Natalie prided herself on staying in touch with lots of people from her past. Jack was one of them. Occasionally they e-mailed and he'd friended her on Facebook two years ago. Although they hadn’t written recently, if he read her Facebook page he would know she was going to Jerusalem. What if he tried to see her? What if there was still an attraction? Would she tell David? Would he care? Would she act out?
Her life with David was so good and stable and predictable. And boring!
Did I just say boring?
No, she must have meant solid. Or did she mean solid?
Oh, I'm a wreck. I'm miserable and I can't sleep, she continued to obsess. What about that cute secretary at the college? The one who has a sparkle in her eye whenever she talks to David? How old is she? Forty-two? Divorced and sexy. How would I know if something’s going on there?
I'm going crazy lying here, she began again. Where’s the Xanax? Already packed. Oh, that was dumb.
Dr. Barbara Becker Holstein, internationally known positive psychologist, inspires thousands with her ENCHANTED SELF®. Around the world people benefit from her techniques to enhance well-being, and to live up to their potential. Known for her ability to make complex psychological concepts easy to understand and to implement, she has now turned her talents to novel writing.  "A great fiction read is a great escape, and yet, it is more! It is the gateway to new ways of thinking and behaving."

Dr. Holstein received her Doctorate in Education from Boston University and her BA degree from Barnard College. Dr. Holstein has been a school psychologist and taught first and second grades. She is in private practice with her husband, Dr. Russell M. Holstein, in Long Branch, New Jersey. Find her at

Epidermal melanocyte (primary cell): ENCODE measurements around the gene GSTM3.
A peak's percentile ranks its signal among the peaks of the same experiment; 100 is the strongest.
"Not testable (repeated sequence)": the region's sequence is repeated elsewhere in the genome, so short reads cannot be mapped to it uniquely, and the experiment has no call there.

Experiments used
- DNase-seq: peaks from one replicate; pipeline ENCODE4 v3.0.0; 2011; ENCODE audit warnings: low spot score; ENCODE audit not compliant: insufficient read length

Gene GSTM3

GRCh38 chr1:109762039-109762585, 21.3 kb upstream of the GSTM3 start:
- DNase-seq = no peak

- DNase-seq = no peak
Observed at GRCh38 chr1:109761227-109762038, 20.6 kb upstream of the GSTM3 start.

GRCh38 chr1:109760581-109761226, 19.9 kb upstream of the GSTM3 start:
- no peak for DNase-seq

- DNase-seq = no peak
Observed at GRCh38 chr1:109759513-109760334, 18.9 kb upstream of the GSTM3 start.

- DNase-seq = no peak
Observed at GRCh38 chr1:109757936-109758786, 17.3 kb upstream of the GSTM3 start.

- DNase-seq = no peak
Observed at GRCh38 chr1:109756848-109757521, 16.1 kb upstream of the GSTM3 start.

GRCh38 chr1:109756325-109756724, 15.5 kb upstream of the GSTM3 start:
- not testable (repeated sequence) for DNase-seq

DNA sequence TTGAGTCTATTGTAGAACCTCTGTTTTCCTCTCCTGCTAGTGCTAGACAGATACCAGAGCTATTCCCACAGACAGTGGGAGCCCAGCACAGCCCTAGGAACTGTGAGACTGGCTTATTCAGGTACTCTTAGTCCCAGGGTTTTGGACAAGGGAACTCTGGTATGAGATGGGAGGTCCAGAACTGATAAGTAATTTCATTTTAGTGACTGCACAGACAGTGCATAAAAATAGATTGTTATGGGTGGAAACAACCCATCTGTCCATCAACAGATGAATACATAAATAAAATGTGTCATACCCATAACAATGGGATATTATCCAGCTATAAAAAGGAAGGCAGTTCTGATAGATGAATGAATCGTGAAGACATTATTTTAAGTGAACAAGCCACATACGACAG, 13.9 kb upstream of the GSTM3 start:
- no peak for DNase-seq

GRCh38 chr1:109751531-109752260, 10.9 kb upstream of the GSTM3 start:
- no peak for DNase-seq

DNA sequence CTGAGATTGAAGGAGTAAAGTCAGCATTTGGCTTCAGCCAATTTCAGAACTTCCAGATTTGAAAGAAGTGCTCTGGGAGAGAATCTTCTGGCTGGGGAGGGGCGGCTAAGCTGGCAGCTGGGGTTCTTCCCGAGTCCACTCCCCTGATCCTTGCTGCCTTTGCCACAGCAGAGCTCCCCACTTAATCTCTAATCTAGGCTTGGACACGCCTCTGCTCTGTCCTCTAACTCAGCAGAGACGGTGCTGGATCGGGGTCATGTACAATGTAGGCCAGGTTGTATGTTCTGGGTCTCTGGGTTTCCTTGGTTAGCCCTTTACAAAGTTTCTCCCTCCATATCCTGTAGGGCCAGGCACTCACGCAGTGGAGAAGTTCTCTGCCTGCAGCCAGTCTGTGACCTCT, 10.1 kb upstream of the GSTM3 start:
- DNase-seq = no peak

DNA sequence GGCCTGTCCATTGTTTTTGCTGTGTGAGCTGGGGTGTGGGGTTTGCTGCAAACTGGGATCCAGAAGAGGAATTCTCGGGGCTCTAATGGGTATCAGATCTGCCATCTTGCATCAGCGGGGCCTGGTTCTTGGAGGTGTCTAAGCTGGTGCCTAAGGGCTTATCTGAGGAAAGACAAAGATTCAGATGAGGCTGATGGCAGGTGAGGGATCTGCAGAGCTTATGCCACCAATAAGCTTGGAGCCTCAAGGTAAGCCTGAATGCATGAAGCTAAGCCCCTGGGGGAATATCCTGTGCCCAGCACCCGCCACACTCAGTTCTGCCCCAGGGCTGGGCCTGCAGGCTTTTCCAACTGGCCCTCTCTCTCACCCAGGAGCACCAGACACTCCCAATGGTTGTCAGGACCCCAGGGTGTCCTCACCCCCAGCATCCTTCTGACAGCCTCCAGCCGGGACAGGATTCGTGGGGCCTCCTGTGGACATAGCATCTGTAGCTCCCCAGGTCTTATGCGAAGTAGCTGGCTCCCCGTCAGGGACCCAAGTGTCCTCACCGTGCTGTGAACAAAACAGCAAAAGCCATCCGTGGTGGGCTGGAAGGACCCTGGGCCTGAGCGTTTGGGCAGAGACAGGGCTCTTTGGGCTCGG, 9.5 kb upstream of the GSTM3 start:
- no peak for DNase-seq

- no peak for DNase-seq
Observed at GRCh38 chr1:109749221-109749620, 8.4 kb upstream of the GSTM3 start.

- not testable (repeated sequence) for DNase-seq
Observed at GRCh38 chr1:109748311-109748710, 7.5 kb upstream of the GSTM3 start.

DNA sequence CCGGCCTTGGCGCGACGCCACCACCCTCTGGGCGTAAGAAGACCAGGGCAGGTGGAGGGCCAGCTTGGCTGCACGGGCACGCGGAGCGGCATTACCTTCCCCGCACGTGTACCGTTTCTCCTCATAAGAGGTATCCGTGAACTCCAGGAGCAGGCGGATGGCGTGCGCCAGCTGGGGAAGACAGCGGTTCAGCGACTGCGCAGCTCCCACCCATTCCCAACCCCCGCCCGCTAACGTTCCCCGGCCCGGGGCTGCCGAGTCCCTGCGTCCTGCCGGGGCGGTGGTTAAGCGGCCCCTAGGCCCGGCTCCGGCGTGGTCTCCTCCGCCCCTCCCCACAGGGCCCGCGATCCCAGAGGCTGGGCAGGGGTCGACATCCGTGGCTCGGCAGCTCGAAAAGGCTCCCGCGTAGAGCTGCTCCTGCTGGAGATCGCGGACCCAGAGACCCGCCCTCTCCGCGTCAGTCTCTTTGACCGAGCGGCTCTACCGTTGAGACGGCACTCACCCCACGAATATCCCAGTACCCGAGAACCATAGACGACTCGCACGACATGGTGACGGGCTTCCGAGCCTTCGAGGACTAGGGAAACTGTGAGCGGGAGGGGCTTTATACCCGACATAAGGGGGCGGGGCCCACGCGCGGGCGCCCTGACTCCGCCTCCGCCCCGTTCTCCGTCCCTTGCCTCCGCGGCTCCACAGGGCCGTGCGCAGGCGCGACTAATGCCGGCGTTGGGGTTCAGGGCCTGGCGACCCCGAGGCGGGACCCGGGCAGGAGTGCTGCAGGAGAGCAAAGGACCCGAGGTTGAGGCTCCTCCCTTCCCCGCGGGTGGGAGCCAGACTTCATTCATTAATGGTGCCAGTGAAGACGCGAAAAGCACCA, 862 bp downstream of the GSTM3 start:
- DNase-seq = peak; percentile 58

Her previous books include:
·       THE ENCHANTED SELF, A Positive Therapy
·       Recipes for Enchantment, The Secret Ingredient is YOU!
·       The Truth (I'm a girl, I'm smart and I know everything)
·       Seven Gateways to Happiness: Freeing Your Enchanted Self.

My 4 Star Review
Although a good read I must say it was a big led down in many ways. The short story centered around Jerusalem and the visit of two American Jews to this ancient city that did not grip me at all.
My experiences with Jewish people and their rich culture was always one of vibrancy and life. I was intoxicated with their whole way of life. 

Which lacked in this book. 
The two women had no idea of their culture, their ceremonies and the deep spiritual meaning behind it all. There were times that I thought they were in their twenties because of their lack of knowledge but when I find out that they are older I was truly annoyed.
The character Natalie constantly thought about past relationships and the great sex they had while claiming to be happily married for twenty plus years. But in the same breath admit that her marriage was boring. What is she doing about it? 

At that time of life you do not think about past relationships any more. And what it had to do with anything pertaining the visit I truly did not know. It seems the series would continue so maybe it would become clear at the end, but for now it lacked a flow of understanding.
The struggles that Maggie faced was more earnest but yet she was immature in discerning and evaluating her struggles and it also centered around her own selfish needs. Not that I want to demeanor her struggle but for a woman of her age it was just down right childish. Life lessons -coming out of Egypt - teach us to realign with God, to set the self aside and focus on Him and He would lead you to the promised land of your life. This is not a time of reflecting on your self. But focusing on Him and what you have to learn. Please do not understand me wrong there is nothing wrong with relaxing and having a good time but when you are on a trip of this magnitude you shift in your way of thinking and doing. 
The wedding feast with all its rich ceremonies was great but again the significance passed these two greatly. 
The mystery woman was the only thing that really peeked my interest but I was left with a cliff hanger.